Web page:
Comment 78938

By Mahesh_P_Butani (registered) - website | Posted June 26, 2012 at 14:44:33

On developing a better understanding of our Main Street phenomenon:

"Highways show two faces, much like Janus, the ancient Roman god of passage and beginnings. One face seeks speed and mobility, the other wants comfort, beauty, and community. As guardian of roadways, Janus represented the transition and balance between countryside and city, between past and future, and between war and peace.

On our modern roadways, Janus’ balance sometimes seems absent. The pedestrian often feels in conflict with the motorist, although every motorist becomes a pedestrian at some point! Nowhere is this more evident than where highways run through downtowns. When the main street is also the highway, the street that has been the heart and social center of our city for generations must also support the passage of thousands of cars and trucks every day.

As a complement to the Oregon Highway Design Manual, this Main Street Handbook seeks to bring peaceful coexistence to the dual personas of downtown and highway.

It proposes ways to design our main streets that make use of our natural inclination to drive as quickly or slowly as the roadway itself suggests. Its goal is to make main street a place that is attractive and that works from many points of view: pedestrian safety and activity, smooth traffic flow, economic vigor, and high quality of life."

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"In Sarasota Springs, New York, U.S. 9 changes from a four-lane, semi-rural highway with a 55 mph speed limit to a three-lane urban road with a 30 mph speed limit, all within a stretch of 1,800 feet. (above 3 photos: Reid Ewing)

Calling Hamilton's Main Street traffic thru traffic in my opinion is problematic. Only extreme solutions can evolve from such characterization.

A bulk of the Main Street traffic that enters the non-existing gates of Hamilton Downtown at Dundurn & Main, traverses Main Street for work to in and around the core; or it is en route to various homes/apartments in the lower city thru to Ottawa, Kenilworth or thereabouts.

If the bulk of traffic on Main were indeed --thru-- traffic which was supposedly using Main Street to --rapidly-- fly thru to Parkdale and beyond into Stoney Creek, such traffic could very easily arrive at their destinations in the east, far more quicker and efficiently, by continuing on 403 or taking the 403 from West Hamilton, to QEW/South service road and exiting on Centennial.

Almost all locally aware drivers have already figured out the shortest and fastest routes to and from their destinations.

Most Main Street traffic is local, in my opinion. And by local I mean either coming back home from work or coming in for work via 403 E/W or via Main West from West Hamilton, Dundas, Ancaster etc.

The perceived waves of --thru-- traffic usually dissipates as it passes the old core, with a much smaller percentage of it dissipating between Wellington and Gage; and thereafter petering out thru to around Kenilworth.

Main is also the primary access route off 403 and West Hamilton for local residents to get to the mountain access points on Queen, James, John, Wentworth & Sherman to get to West and Central Mountain area north of the Linc, if they are living or working there. For those living south of the Linc on the mountain, the 403 to Linc works more efficiently.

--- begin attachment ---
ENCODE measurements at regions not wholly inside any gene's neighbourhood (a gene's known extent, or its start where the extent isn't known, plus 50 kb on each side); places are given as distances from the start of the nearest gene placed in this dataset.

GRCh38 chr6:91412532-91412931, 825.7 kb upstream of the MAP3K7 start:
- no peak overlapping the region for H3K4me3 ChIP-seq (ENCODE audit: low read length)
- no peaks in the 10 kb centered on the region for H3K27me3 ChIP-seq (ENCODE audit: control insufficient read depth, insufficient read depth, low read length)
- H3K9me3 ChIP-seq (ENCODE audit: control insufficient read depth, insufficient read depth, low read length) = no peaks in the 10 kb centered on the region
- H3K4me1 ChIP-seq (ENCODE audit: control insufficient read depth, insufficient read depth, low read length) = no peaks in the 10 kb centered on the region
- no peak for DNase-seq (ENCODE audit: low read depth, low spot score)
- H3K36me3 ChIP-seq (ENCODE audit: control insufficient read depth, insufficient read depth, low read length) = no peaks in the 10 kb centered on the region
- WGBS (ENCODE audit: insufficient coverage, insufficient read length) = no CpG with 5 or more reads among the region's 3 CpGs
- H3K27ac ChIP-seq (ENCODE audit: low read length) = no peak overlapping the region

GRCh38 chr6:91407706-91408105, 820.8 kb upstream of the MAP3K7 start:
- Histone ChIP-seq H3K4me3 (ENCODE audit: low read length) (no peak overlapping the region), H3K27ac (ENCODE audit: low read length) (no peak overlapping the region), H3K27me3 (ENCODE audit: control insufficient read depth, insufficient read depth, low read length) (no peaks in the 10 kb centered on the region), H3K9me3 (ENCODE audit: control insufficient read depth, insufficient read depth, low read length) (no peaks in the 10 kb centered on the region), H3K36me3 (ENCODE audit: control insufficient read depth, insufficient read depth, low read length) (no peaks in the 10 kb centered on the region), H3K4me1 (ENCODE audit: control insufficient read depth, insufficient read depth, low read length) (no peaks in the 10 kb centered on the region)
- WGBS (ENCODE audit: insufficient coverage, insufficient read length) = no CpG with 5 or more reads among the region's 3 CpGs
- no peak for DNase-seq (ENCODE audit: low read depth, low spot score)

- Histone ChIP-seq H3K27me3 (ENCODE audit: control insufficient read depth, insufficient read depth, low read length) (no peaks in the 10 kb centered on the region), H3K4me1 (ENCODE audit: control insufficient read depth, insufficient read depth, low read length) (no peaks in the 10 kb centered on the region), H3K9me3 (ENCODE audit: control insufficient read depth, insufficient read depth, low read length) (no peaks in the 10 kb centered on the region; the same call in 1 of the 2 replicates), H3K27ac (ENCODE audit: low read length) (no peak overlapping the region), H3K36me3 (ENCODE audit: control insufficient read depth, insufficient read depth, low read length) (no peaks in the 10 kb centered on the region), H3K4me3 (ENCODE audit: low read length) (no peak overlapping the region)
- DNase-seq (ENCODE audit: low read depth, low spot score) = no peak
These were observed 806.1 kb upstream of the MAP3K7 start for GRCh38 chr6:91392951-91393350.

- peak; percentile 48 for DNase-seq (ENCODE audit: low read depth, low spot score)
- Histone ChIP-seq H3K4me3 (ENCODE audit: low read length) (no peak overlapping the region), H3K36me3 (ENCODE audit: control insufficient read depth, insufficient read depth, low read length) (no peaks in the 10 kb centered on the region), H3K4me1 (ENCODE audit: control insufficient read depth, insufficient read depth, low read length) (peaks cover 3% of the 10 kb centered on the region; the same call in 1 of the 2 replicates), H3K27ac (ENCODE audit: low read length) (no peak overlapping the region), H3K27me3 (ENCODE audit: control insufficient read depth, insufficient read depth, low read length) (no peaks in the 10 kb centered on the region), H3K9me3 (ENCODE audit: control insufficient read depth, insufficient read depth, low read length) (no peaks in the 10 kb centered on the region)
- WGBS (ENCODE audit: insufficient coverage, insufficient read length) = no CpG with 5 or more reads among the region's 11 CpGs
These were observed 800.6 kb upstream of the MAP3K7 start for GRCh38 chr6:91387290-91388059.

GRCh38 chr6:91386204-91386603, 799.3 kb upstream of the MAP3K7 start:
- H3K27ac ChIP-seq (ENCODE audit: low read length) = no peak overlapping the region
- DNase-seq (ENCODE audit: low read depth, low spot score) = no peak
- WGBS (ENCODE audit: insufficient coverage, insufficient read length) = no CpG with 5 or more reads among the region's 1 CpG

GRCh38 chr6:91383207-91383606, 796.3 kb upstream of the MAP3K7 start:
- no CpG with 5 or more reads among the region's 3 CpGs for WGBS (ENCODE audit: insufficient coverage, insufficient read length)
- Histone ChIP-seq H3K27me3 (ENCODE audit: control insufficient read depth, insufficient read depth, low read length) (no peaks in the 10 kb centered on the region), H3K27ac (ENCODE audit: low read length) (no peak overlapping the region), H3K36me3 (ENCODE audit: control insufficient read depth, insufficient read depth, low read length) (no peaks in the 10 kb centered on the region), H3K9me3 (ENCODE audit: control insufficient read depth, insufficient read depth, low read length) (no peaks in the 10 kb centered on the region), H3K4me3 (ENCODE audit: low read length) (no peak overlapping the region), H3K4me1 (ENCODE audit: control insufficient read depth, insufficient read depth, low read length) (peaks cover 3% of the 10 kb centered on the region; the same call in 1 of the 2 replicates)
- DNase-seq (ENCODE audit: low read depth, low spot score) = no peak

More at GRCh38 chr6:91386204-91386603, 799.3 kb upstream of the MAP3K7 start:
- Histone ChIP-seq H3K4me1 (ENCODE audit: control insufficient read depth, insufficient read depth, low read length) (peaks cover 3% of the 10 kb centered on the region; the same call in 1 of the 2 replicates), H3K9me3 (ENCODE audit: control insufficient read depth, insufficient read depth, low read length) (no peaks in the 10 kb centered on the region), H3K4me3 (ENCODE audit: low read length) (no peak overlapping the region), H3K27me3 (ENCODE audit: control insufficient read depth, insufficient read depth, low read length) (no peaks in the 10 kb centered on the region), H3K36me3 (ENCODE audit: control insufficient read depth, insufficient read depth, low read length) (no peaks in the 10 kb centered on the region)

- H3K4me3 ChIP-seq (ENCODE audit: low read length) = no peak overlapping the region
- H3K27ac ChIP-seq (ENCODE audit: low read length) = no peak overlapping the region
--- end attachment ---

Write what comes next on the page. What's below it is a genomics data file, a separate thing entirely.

While the extremely poor 403 East Exit into Main just before Dundurn has created very serious problems for Main Street traffic, this problem is primarily that of vehicle speed and induced stupor.

Without deeply understanding the complexities of the Main Street artery, if one were to apply cookie cutter solutions formed around buzz words, Main Street's problems may appear to vanish for a while, but the much anticipated outcomes of a vibrant urban life on Main may never materialize.

We need to break Main Street into its logical neighbourhood segments and undertake a deeper study of what ails each segment specifically, before arriving at solutions, least standing still becomes the default antidote for a society that has been drunk on speed for decades.

“Be not afraid of going slowly, be afraid only of standing still.” ~ Chinese proverb

Aside:

Private houses/condos occupied by usual residents: 266,377

Place of residence five years ago (Lived at the same address): 590,545 or 87.40%

When you take such numbers and more in Hamilton, and factor in the reality of the lower city, which primarily comprises of single family homes with one or two cars each, we will soon realize that Hamilton's problem is not an urban v/s suburban problem, but a very peculiar us v/s us problem - arising from the pervasive suburban quality of our supposedly urban lands. Outside of the miniscule James/King urban axis in downtown, the lower city is nothing but a sea of suburbia with it logical dependence on cars.

The enormous churn of local vehicles causes its entrance and exits at 403 to get clogged, which causes drivers to pump the pedal. Good road design at these points is imperative for quality urban life to evolve around and beyond these points.

In my opinion the biggest threats to achieving quality urban life in the lower city is the abject lack of focus on these two city-defining points on Main and King. The other equally large threat is the asinine 15 feet road setback that is being thrust upon all new development on Main and King - which has the potential to destroy the very architectural quality that powers urban spaces. These are the critical fights we need to deploy our resources and attention towards, rather than the two-way fight which is still short of a deeper, collective contextual knowledge.

Mahesh P. Butani

Comment edited by Mahesh_P_Butani on 2012-06-26 15:12:04

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